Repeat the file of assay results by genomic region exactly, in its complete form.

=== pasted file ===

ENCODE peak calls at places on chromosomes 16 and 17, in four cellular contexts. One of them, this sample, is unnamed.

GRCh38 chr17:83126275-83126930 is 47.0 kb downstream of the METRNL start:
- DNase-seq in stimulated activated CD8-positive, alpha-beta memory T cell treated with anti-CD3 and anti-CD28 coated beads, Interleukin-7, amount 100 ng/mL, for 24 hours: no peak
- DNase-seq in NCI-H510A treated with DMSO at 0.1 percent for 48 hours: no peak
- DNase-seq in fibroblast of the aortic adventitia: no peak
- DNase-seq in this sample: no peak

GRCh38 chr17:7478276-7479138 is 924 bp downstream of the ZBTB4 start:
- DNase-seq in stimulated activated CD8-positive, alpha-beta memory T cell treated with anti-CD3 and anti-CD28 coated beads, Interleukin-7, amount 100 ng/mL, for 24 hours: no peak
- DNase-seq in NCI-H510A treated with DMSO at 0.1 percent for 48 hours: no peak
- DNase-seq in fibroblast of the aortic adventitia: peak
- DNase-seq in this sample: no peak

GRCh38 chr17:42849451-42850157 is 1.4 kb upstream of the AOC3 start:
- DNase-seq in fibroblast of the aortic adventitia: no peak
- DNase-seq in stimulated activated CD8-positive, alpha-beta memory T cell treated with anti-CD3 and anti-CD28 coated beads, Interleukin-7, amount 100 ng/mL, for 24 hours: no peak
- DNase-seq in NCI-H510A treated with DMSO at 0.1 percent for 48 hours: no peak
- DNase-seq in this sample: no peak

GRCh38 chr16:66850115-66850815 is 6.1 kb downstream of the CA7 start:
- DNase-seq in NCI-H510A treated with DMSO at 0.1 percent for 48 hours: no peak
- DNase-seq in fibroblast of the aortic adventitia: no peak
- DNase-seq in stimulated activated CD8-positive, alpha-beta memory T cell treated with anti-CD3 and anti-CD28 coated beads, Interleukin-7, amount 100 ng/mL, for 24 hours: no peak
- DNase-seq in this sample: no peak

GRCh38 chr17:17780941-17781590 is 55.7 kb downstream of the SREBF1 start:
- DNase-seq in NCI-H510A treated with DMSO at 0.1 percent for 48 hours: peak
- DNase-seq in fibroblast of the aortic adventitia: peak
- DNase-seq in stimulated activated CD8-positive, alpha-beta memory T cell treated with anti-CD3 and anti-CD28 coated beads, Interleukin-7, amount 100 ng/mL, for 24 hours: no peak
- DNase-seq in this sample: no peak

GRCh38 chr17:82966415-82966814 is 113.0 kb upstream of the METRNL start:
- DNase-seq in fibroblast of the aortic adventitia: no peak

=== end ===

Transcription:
ENCODE peak calls at places on chromosomes 16 and 17, in four cellular contexts. One of them, this sample, is unnamed.

GRCh38 chr17:83126275-83126930 is 47.0 kb downstream of the METRNL start:
- DNase-seq in stimulated activated CD8-positive, alpha-beta memory T cell treated with anti-CD3 and anti-CD28 coated beads, Interleukin-7, amount 100 ng/mL, for 24 hours: no peak
- DNase-seq in NCI-H510A treated with DMSO at 0.1 percent for 48 hours: no peak
- DNase-seq in fibroblast of the aortic adventitia: no peak
- DNase-seq in this sample: no peak

GRCh38 chr17:7478276-7479138 is 924 bp downstream of the ZBTB4 start:
- DNase-seq in stimulated activated CD8-positive, alpha-beta memory T cell treated with anti-CD3 and anti-CD28 coated beads, Interleukin-7, amount 100 ng/mL, for 24 hours: no peak
- DNase-seq in NCI-H510A treated with DMSO at 0.1 percent for 48 hours: no peak
- DNase-seq in fibroblast of the aortic adventitia: peak
- DNase-seq in this sample: no peak

GRCh38 chr17:42849451-42850157 is 1.4 kb upstream of the AOC3 start:
- DNase-seq in fibroblast of the aortic adventitia: no peak
- DNase-seq in stimulated activated CD8-positive, alpha-beta memory T cell treated with anti-CD3 and anti-CD28 coated beads, Interleukin-7, amount 100 ng/mL, for 24 hours: no peak
- DNase-seq in NCI-H510A treated with DMSO at 0.1 percent for 48 hours: no peak
- DNase-seq in this sample: no peak

GRCh38 chr16:66850115-66850815 is 6.1 kb downstream of the CA7 start:
- DNase-seq in NCI-H510A treated with DMSO at 0.1 percent for 48 hours: no peak
- DNase-seq in fibroblast of the aortic adventitia: no peak
- DNase-seq in stimulated activated CD8-positive, alpha-beta memory T cell treated with anti-CD3 and anti-CD28 coated beads, Interleukin-7, amount 100 ng/mL, for 24 hours: no peak
- DNase-seq in this sample: no peak

GRCh38 chr17:17780941-17781590 is 55.7 kb downstream of the SREBF1 start:
- DNase-seq in NCI-H510A treated with DMSO at 0.1 percent for 48 hours: peak
- DNase-seq in fibroblast of the aortic adventitia: peak
- DNase-seq in stimulated activated CD8-positive, alpha-beta memory T cell treated with anti-CD3 and anti-CD28 coated beads, Interleukin-7, amount 100 ng/mL, for 24 hours: no peak
- DNase-seq in this sample: no peak

GRCh38 chr17:82966415-82966814 is 113.0 kb upstream of the METRNL start:
- DNase-seq in fibroblast of the aortic adventitia: no peak